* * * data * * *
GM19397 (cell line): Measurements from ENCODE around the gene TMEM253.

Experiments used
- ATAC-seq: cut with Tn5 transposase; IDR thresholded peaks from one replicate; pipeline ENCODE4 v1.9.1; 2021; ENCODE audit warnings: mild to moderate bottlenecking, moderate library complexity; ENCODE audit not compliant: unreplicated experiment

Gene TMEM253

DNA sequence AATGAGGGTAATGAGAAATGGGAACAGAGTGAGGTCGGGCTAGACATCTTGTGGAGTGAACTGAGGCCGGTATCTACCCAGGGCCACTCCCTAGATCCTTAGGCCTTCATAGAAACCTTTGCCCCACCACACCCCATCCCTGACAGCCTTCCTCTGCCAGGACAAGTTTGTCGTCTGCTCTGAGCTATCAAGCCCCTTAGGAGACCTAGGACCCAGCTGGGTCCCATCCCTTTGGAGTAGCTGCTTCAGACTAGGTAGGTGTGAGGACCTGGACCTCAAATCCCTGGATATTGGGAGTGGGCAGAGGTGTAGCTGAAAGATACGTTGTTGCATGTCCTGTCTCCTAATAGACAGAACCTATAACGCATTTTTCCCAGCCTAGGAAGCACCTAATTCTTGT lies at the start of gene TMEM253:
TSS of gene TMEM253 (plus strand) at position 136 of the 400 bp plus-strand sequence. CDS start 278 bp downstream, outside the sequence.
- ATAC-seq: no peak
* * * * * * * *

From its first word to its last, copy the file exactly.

GM19397 (cell line): Measurements from ENCODE around the gene TMEM253.

Experiments used
- ATAC-seq: cut with Tn5 transposase; IDR thresholded peaks from one replicate; pipeline ENCODE4 v1.9.1; 2021; ENCODE audit warnings: mild to moderate bottlenecking, moderate library complexity; ENCODE audit not compliant: unreplicated experiment

Gene TMEM253

DNA sequence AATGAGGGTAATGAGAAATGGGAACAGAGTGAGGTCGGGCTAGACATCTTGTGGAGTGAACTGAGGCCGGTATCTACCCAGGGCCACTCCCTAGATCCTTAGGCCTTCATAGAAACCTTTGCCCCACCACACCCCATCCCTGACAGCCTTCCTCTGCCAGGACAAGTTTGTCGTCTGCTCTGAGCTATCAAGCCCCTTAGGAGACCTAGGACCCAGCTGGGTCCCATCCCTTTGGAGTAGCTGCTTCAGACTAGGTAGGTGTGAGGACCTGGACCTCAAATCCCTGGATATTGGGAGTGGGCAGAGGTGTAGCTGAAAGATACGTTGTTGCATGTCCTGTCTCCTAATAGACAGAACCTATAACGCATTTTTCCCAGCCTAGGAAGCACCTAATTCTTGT lies at the start of gene TMEM253:
TSS of gene TMEM253 (plus strand) at position 136 of the 400 bp plus-strand sequence. CDS start 278 bp downstream, outside the sequence.
- ATAC-seq: no peak